Community Blog

Primary Responsibilities of Caregivers to Early-Stage Alzheimer’s & Dementia Patients

By Debbie Humphrey

I have the utmost respect for caregivers to Alzheimer’s and dementia patients. The challenges they face each day require compassion, strength of character, high levels of skill, and lots of patience. I know from personal experience that caring for individuals experiencing stages of mental decline is emotionally and mentally draining.

I am fortunate to employ caregivers who have received specialized training to properly care and communicate with those suffering with dementia. I am proud that many are certified as Alzheimer’s caregivers through our partnership with the National Certification Board for Alzheimer’s Care [NCBAC].

There are escalating stages to these terrible mental conditions, and each stage presents its own unique challenges.

Caregivers to early-stage Alzheimer’s & dementia patients provide support, companionship, and so much more. The sufferer typically still drives, shops, cooks, cleans, manages their personal hygiene, and participates in social activities. This person usually doesn’t recognize symptoms of the disease; they simply think they’re becoming more forgetful with age. Managing finances becomes more challenging in the early stages, too, which can last for years.

The Alzheimer’s Association outlines additional ways care partners assist persons suffering from these dreadful conditions:

  1. Safety is the first priority. Making sure a person with dementia is safe in their surroundings and in performing daily activities is crucial.
  1. Find ways to avoid stressful situations. If a caregiver knows that going to the grocery is stressful and frustrating for the person in their charge, going to the grocery for them or helping to organize a menu and shopping list can help reduce stress.
  1. Stay positive about present outcomes. If a care partner senses frustration during a task, identify the source of the frustration and gently intervene to minimize the source of the agitation, focusing on the here and now and not what may happen in the future.
  1. Create a signal that help is needed. If the person with Alzheimer’s forgets names or cannot come up with the right words, a wink, nod or help-phrase can signal the person is open to receive your help.
  1. Discuss what’s happening with the dementia patient. It doesn’t hurt to ask the person how you can help or ease their frustration. Talk to them about what their experiencing and develop a plan to help, but never argue or provoke an argument with them.
  1. Spend time together in the present. Find activities to enjoy together and discuss expectations of the kind of support a care partner will be expected to provide.
  1. Maximize their independence for as long as possible. Since every dementia patient is different, it is not a cookie-cutter process. To help them remain independent, a care partner may also assist with:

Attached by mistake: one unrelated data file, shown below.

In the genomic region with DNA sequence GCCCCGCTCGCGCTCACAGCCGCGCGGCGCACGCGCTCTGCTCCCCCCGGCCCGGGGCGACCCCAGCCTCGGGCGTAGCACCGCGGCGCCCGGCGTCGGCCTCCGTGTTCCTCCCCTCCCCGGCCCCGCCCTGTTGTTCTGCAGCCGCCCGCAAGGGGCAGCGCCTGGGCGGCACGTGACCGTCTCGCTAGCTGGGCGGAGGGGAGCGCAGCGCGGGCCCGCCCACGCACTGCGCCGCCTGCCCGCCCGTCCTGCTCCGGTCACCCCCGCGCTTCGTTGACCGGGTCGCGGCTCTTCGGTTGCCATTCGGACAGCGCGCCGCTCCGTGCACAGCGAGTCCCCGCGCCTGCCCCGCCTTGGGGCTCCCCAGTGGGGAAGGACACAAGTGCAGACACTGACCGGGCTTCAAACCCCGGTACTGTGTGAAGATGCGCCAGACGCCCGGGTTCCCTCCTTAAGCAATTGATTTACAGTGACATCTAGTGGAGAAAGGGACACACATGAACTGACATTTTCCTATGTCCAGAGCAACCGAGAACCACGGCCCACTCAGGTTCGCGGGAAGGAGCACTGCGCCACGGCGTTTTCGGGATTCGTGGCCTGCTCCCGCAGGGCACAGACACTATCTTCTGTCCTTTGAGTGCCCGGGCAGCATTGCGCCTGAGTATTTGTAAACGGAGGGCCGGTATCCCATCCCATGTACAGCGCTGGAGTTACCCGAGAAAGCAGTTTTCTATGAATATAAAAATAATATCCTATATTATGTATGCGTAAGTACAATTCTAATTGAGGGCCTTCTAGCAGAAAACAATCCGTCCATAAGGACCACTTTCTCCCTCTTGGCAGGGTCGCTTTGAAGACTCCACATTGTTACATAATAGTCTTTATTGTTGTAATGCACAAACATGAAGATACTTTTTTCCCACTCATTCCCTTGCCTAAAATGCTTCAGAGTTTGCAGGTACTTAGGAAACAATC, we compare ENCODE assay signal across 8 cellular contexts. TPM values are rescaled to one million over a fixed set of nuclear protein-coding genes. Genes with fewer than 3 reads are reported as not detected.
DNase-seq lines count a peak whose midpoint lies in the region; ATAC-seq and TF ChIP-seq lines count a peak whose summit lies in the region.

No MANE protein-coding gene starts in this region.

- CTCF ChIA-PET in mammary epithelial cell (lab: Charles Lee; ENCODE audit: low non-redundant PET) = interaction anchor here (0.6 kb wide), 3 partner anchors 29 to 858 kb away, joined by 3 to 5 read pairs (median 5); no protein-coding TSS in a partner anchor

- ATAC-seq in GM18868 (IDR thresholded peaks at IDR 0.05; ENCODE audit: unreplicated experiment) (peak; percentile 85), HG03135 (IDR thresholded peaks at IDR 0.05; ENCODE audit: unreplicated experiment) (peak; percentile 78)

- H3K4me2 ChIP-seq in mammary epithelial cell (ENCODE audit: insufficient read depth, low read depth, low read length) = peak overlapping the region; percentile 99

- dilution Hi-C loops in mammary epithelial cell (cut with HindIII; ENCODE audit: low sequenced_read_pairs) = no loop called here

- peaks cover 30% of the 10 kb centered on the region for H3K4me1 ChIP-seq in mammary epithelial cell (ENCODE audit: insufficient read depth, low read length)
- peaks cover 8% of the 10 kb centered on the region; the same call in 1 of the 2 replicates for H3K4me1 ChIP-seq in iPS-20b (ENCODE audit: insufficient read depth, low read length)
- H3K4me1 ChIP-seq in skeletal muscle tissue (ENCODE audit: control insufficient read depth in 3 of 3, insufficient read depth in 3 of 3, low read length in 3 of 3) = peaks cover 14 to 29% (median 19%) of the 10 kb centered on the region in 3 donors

• Keeping appointments
  • Remembering words or names
  • Recalling familiar places or people
  • Managing money
  • Keeping track of medications
  • Planning or organizing
  • Transportation
  1. Maintain emotional strength, even when it’s most difficult. Caregivers experience an emotional roller coaster when caring for people with Alzheimer’s and dementia. It’s vital to care for yourself and understand your own emotions through this difficult ride, to offer the person the best quality of life possible.
  1. Help the person with dementia live a good life. In the early stages, it’s important to keep them active and engaged. There will come a time when that becomes impossible, so in the present, care partners play a vital role in keeping them healthy by:
  • Encouraging physical activities you both enjoy like walking or other forms of exercising promotes good physical and mental health.
  • Preparing balanced meals with lots of veggies and a reduced fat content is recommended.
  • Creating a daily routine can promote quality sleep and social engagement with others.
  • Identifying and reducing stressful situations for the person with dementia also helps those providing care.
  • Working together to find what helps the person relax is a benefit to everyone involved.

Families can always reach out to the Alzheimer’s Association at 727-578-2558, or the 24-hour Helpline at 800-772-8672, for answers to questions about warning signs and how care partners can best assist persons with Alzheimer’s and dementia. The Helpline is open year-round.

I am here to help, too! Home Helpers® is available to provide non-medical assistance to people suffering from Alzheimer’s or other forms of dementia, along with respite care for family members. I am happy to offer a FREE consultation, and whatever resources at my disposal, to assist with your unique needs and those of your loved one.

Home Helpers® is honored to have received Provider of Choice 2017, 2018 & 2019 awards from Home Care Pulse. We proudly serve male and female seniors in Clearwater, Dunedin, Palm Harbor, Safety Harbor, Tarpon Springs, Holiday, New Port Richey, Trinity, Port Richey, Hudson and surrounding areas. Home Helpers®…we are Making Life Easier℠  727.942.2539

Source:  Alzheimer’s Association